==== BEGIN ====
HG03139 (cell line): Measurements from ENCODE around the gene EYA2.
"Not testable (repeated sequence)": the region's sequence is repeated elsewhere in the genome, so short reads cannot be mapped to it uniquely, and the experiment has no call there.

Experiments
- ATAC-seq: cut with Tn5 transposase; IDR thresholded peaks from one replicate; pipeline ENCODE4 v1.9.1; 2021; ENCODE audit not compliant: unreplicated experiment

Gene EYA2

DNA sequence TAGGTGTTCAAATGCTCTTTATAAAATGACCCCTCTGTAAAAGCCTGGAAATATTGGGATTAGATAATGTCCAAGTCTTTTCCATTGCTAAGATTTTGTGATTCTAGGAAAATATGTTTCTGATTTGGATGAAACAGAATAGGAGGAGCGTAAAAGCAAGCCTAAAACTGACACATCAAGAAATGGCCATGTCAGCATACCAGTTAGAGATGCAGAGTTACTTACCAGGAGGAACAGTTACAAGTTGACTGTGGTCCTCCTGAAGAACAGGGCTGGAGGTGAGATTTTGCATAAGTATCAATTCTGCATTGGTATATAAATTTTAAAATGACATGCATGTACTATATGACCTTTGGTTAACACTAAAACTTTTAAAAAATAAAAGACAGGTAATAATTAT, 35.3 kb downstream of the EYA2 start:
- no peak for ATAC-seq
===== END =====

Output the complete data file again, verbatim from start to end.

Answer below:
HG03139 (cell line): Measurements from ENCODE around the gene EYA2.
"Not testable (repeated sequence)": the region's sequence is repeated elsewhere in the genome, so short reads cannot be mapped to it uniquely, and the experiment has no call there.

Experiments
- ATAC-seq: cut with Tn5 transposase; IDR thresholded peaks from one replicate; pipeline ENCODE4 v1.9.1; 2021; ENCODE audit not compliant: unreplicated experiment

Gene EYA2

DNA sequence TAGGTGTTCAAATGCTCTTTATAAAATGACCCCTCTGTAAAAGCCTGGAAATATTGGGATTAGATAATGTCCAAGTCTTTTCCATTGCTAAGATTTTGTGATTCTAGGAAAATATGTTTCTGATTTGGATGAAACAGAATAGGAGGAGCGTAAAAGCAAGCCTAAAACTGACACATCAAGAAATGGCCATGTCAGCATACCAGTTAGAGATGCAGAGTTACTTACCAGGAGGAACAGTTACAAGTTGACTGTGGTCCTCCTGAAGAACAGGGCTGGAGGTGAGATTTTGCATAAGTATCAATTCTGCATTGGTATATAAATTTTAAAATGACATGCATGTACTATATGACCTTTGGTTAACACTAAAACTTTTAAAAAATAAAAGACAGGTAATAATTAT, 35.3 kb downstream of the EYA2 start:
- no peak for ATAC-seq